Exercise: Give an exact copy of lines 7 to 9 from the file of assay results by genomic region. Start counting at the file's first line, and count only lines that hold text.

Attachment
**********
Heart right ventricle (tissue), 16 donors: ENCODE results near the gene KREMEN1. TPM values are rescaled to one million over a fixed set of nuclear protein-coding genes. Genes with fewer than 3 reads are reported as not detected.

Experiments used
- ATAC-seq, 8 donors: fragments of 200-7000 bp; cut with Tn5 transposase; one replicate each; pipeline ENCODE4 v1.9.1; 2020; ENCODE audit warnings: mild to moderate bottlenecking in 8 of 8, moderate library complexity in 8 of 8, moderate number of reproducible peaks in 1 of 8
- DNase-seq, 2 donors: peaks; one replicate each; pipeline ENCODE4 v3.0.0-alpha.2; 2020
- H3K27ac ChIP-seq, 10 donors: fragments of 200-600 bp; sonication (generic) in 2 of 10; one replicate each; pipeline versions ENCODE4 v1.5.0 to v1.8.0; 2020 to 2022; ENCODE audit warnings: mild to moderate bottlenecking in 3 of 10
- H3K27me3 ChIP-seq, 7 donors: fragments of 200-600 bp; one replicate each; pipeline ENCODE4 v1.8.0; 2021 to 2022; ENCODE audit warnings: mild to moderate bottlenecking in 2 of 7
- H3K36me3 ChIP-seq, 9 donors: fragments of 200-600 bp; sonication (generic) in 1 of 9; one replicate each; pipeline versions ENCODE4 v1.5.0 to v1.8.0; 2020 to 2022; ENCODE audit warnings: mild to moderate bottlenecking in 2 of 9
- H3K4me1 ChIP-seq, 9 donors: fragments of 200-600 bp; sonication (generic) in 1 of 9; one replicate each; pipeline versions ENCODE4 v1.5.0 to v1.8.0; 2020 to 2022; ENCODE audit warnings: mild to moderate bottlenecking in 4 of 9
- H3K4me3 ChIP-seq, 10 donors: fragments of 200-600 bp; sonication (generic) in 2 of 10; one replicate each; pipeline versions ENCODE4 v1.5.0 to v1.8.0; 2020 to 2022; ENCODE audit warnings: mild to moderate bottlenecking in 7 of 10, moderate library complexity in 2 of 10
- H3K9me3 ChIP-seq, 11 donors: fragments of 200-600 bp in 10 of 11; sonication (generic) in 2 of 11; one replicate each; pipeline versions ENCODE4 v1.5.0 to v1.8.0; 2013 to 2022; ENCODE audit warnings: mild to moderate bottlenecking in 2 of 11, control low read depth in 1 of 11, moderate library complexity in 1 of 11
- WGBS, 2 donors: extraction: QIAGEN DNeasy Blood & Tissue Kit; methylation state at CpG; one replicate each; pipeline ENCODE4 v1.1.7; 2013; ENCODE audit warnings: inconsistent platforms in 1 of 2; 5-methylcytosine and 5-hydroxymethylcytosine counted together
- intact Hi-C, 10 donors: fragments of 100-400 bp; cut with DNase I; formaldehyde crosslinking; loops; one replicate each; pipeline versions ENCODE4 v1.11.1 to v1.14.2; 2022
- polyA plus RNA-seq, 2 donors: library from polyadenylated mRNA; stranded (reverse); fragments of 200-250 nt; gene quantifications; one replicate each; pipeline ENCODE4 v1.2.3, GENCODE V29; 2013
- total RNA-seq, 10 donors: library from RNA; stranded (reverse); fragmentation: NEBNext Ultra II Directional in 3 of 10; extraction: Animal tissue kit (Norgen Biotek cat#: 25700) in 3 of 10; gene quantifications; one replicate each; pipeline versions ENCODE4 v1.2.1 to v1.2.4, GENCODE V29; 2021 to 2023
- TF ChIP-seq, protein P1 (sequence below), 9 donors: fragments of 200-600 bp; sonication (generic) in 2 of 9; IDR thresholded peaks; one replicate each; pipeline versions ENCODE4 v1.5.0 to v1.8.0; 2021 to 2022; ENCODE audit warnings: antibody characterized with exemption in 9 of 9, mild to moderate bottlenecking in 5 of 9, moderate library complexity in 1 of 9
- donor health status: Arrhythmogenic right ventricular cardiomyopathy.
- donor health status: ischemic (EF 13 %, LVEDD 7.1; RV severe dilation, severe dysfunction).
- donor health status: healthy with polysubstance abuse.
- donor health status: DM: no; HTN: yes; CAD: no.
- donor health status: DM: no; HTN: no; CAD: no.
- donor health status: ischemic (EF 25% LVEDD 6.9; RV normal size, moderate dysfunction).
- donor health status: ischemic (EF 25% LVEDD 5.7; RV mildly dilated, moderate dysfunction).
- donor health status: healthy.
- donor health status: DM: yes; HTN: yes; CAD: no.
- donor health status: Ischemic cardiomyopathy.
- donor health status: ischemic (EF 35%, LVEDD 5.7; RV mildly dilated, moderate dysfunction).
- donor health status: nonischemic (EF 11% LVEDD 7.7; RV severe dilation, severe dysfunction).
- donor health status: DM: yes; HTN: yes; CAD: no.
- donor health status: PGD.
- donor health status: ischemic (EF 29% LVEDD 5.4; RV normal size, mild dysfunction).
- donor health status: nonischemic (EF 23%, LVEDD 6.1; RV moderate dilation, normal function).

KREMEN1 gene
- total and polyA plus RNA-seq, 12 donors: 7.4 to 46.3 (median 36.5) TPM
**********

- H3K36me3 ChIP-seq, 9 donors: fragments of 200-600 bp; sonication (generic) in 1 of 9; one replicate each; pipeline versions ENCODE4 v1.5.0 to v1.8.0; 2020 to 2022; ENCODE audit warnings: mild to moderate bottlenecking in 2 of 9
- H3K4me1 ChIP-seq, 9 donors: fragments of 200-600 bp; sonication (generic) in 1 of 9; one replicate each; pipeline versions ENCODE4 v1.5.0 to v1.8.0; 2020 to 2022; ENCODE audit warnings: mild to moderate bottlenecking in 4 of 9
- H3K4me3 ChIP-seq, 10 donors: fragments of 200-600 bp; sonication (generic) in 2 of 10; one replicate each; pipeline versions ENCODE4 v1.5.0 to v1.8.0; 2020 to 2022; ENCODE audit warnings: mild to moderate bottlenecking in 7 of 10, moderate library complexity in 2 of 10